On Thursday I learned that the contents of unit 3099 of American Self Storage on Clinton Street in Brooklyn — including a file cabinet stuffed with papers and computer disks containing everything I wrote between about 1983 and 2003 – was sold to the highest bidder in an auction. Also in the unit: all of my wife Alisa’s photographs, for which she has no duplicates, from her childhood, teens, and twenties; her birth certificate; a turn-of-the-century, twenty volume encyclopedia of literature and philosophy, illustrated with beautiful etchings, that we bought from a library in the Berkshires and never would have read but loved the idea of reading during a sabbatical; four well-used beach chairs, an antique dining table that my father gave us as a wedding gift, beautiful but not quite right for our apartment which caused us guilt; and roughly 8 feet cubed of other furniture, junk and memorabilia we couldn’t bring ourselves to properly archive or throw away, the detritus of the first half of our lives.
The auctioneer, a nice man in his 60s named Don Bader, told me he has “no beef with us” and says that we sound “very nice.” He put in a call to the man who bought our belongings – “a family man who doesn’t a speak good English,” he tells me — but we should assume that he has already thrown out all of our photographs and papers.
This misfortune was caused by a combination of my lackluster bill paying skills, and the ineptitude, and quite possibly criminal neglect, of American self-storage. Long story short: my credit card number changed a couple months ago, and I entirely forgot that this would cause my storage auto-pay to fail. In mid-July, while we were in vacation in Maine, American Self-Storage – hereafter ASS – left two rather cryptic messages on my cell phone asking me to “call them.” I figured it was about the credit card and called them last Thursday to update it. I was told that our belongings were sold on August 3.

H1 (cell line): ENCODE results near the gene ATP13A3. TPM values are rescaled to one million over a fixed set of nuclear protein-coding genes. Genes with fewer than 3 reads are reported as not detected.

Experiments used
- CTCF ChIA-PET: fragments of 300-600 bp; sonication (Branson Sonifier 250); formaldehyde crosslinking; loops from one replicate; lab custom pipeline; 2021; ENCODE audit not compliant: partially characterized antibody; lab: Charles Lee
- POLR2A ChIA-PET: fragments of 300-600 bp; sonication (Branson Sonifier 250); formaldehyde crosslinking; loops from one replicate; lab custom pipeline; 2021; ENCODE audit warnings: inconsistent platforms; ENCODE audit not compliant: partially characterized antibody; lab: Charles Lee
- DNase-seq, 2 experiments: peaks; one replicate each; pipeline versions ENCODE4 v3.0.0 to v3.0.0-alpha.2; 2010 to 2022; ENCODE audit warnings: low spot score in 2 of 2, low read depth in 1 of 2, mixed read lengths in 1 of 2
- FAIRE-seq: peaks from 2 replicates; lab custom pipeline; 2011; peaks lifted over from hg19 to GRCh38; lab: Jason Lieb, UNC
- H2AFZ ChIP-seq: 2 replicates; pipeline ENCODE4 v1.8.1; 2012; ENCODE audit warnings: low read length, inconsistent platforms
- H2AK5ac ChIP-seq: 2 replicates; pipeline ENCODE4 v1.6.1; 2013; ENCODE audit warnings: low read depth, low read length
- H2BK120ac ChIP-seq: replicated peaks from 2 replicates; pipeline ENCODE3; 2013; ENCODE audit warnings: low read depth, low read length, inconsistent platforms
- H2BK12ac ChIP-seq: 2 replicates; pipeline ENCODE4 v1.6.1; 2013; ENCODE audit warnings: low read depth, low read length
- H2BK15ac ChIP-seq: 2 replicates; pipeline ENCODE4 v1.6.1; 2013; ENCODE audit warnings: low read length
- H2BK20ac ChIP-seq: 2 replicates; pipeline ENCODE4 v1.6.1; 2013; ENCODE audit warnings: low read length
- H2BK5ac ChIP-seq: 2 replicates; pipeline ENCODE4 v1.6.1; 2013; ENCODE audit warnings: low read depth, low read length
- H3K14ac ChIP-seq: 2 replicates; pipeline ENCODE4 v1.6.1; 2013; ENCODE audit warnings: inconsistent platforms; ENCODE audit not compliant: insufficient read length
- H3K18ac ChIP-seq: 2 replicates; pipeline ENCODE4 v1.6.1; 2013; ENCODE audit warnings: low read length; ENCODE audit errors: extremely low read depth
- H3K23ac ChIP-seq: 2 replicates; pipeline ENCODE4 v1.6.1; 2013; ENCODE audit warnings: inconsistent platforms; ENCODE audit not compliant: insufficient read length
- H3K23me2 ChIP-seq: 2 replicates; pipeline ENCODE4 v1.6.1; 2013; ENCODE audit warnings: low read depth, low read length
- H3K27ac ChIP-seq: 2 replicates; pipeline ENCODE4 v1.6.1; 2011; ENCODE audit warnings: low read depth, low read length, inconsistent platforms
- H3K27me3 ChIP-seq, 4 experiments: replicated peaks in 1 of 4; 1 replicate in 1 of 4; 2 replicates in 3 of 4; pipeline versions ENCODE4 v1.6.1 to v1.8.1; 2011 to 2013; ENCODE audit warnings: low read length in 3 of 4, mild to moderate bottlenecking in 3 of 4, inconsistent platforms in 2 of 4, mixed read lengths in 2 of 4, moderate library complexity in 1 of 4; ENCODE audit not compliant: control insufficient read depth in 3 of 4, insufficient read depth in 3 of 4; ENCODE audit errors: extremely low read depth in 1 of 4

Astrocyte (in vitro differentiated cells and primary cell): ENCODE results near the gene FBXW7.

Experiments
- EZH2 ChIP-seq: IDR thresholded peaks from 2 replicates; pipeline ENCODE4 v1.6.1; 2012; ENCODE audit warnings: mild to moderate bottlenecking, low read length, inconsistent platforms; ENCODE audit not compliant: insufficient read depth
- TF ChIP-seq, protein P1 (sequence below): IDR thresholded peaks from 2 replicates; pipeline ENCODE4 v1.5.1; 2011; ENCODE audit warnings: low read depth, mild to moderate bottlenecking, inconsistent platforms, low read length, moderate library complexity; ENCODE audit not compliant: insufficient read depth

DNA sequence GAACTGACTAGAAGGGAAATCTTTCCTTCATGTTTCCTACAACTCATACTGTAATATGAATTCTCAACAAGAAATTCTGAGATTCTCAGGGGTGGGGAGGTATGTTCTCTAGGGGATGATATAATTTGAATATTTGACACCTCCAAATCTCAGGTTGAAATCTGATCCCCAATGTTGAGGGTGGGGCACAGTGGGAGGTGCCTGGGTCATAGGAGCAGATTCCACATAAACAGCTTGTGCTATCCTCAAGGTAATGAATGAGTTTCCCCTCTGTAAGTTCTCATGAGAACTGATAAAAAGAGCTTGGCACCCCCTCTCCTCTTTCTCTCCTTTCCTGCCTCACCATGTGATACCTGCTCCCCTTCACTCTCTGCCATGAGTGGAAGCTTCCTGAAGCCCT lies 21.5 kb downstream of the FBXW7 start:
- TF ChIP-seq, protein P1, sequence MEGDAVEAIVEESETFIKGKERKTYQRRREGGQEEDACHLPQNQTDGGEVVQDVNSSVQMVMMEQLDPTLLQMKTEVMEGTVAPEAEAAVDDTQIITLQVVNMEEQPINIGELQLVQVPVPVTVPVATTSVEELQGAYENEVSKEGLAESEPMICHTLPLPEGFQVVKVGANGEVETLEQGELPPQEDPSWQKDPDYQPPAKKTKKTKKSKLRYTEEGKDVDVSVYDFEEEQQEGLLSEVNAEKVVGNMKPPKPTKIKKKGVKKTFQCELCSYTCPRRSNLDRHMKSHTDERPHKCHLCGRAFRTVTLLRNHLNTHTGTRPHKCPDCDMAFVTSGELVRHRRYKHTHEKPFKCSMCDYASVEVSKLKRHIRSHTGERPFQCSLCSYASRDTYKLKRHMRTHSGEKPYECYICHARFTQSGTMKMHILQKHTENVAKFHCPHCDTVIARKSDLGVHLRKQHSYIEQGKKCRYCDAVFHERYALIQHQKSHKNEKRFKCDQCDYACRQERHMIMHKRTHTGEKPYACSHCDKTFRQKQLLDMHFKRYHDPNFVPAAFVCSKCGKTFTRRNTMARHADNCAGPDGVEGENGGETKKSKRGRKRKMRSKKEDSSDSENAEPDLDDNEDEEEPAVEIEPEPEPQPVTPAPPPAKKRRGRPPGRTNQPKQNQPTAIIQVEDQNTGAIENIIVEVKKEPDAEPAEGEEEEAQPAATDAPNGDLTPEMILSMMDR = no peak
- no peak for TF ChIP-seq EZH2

What I feel, more than anything else, is the sense of loss that a prosecuting attorney must feel when critical evidence is destroyed. Evidence of my younger self – how I thought, felt, came at the world. I remember plenty, of course, but I have become much more aware in the last few years of what a small subset of the whole we recall. I used to think memory was a colander that catches experiences of outsized significance to us, for one reason or another; now I think it’s more like a pair of tongs, and life, a conveyer belt of events. It’s not that we forget some things or a portion of our experiences; it’s that we forget most things.
The experiencing of having two kids has driven this home – during Declan’s first year I was amazed by how much my parents and friends had forgotten about the details of early parenthood; during Grey’s first year I was amazed by how much I had forgotten about Declan’s first year.
This may seem like a rather grim way to start a blog – my first blog, at the tender age of 41 – but it feels appropriate to begin with a great loss of memory, because the loss has motivated me to pull the trigger on this project. The purpose of this blog is to harvest memory – if the present is a combine mowing down moments (thanks for indulging me here), this blog is a bin in which to catch them. My storage unit may be empty due to late bill payment, but my kids’ are empty because they have just begun to live.